Dancing Through AI Bias In Healthcare | by Dr. Misty D. Freeman | Nov, 2023

Dr. Misty D. Freeman

To watch us dance is to hear our hearts speak. ~Hopi Indian Saying

Dance holds profound significance for black girls; it’s an empowering expression of their cultural identity, resilience, and creativity. Often, dance becomes a vessel through which black girls can reconnect with their heritage and celebrate the rhythms and movements passed down through generations. It provides a platform for them to assert their individuality, communicate emotions, and cultivate self-confidence.

But let’s examine the intricate dance between AI and healthcare, particularly regarding Gen Z black girls. Picture it as a dance floor where the rhythm of technology (AI) often misses the beat of their unique experiences (health). There’s so much to uncover.

We have the diagnosis; the next dance move is prescribing treatment. Now, studies have shown that biases in algorithms can affect not just the diagnosis but also what treatments are recommended. As far back as 2018, a study in the journal Science revealed that an algorithm widely used to guide healthcare decisions was less likely to recommend black people than white people for programs that aim to improve care for patients with complex medical needs. It’s 2023, and it remains the same; this means our Gen Z black girls might not be getting the full range of care options they deserve.

Now, let’s look at the tango of telemedicine. In the age of technology, telemedicine has become a significant partner in healthcare. However, only some have equal access to the virtual platform. Gen Z black girls, like many others in underserved communities, may face barriers to accessing telemedicine services due to factors like limited internet access or digital literacy. According to the Pew Research Center, black adults are less likely than white adults to have access to broadband internet at home, adding another layer to the disparities in healthcare accessibility.

And it’s only fitting that we twirl into mental health. An essential part of our well-being. AI is increasingly involved in mental health diagnostics, but here’s the catch — if the data it learned from is biased, the recommendations might not be as practical for our Gen Z black girls. Mental health diagnoses can already be stigmatized, and if algorithms are not trained on diverse datasets, it could perpetuate existing biases, making it harder for black girls to access appropriate mental health support.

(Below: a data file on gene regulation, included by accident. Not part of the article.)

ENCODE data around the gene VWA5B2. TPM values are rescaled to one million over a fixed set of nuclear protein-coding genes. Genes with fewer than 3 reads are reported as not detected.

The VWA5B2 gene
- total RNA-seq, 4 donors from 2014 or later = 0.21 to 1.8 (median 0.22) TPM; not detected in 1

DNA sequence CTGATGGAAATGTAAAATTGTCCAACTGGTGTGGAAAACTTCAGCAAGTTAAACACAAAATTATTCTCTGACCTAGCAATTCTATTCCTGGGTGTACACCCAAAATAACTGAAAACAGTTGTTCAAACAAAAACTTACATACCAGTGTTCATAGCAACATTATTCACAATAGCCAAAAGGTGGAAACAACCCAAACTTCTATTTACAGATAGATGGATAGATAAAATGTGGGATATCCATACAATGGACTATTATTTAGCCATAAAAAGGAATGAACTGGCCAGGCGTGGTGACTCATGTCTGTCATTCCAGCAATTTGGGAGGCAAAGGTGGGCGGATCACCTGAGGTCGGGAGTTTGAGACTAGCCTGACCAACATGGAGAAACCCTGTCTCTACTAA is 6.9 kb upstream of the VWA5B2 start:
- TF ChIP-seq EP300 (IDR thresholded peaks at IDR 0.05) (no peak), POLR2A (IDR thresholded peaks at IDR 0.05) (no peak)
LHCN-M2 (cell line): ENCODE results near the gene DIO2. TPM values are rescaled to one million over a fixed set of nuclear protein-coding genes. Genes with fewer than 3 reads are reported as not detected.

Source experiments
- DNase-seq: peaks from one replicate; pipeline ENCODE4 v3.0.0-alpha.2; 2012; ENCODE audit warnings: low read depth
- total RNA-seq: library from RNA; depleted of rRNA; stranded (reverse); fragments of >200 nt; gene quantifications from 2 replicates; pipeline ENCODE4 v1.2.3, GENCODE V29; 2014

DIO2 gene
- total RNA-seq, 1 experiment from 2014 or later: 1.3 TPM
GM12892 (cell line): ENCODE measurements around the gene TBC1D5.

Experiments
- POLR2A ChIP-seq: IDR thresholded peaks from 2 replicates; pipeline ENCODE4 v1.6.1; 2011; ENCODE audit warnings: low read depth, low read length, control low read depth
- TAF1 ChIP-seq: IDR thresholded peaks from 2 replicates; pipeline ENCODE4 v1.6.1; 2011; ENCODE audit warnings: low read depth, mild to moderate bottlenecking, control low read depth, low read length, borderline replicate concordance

So, in this dance performance, we need advocacy. We need community leaders, policymakers, and influencers to champion the cause of unbiased AI in healthcare. There’s power in collective voices, and when raised together, they can demand changes in algorithmic practices, ensuring that the dance of healthcare becomes more inclusive.

Education is the key behind these algorithms. We need initiatives to educate healthcare professionals and those in tech about the implications of bias in AI. Ultimately, it’s about creating a healthcare dance floor that is welcoming to all. “Slay What Ya Hear!”… there CAN be a performance where the rhythms of technology are tuned to the diverse beats of Gen Z black girls!

Dr. Misty grew up and currently lives in South Alabama. She lives about an hour south of Montgomery, which hosted several civil rights icons. Her childhood consisted of poverty and survival. She knew education was the only way out. As a black woman, she has experienced unconscious bias and racial microaggressions. This bias occurred in her pursuit of higher education and professional roles. She has had people ask to touch my hair, which implied that it was exotic or different, and they could touch it. She experienced store workers following her around in stores. Following her suggested that she did not belong. These experiences left her feeling terrible. Just imagine these behaviors and their impact on Gen Z black girls/women.

She has held various positions as an educator with over 20 years of experience. She worked as a social caseworker, special education teacher, school administrator, and director of special education. From her expertise, she quickly learned that there needs to be more focus on the experiences of Gen Z black girls/women. She addressed her calling: the desire to promote effective learning and inclusion for girls/women of color. There seems to be a gap in information on how unconscious bias impacts girls and women of color. In March 2021, Mocha Sprout was developed to help leaders and organizations achieve sustainable growth and become culturally responsive by creating new viewpoints. She is a thought leader, author, unconscious bias coach, and AI futurist. Her mission is to help others understand and transform their perspective of the impact of unconscious bias on girls and women of color at the intersection of learning, the workplace, and technology.

The vision for Mocha Sprout is for one to move beyond the surface and rise higher to cultivate new perspectives. On a personal note, she loves to write, read and travel. Also, she is a strong advocate for self-care.

Get my book- “Unconscious Algorithms”


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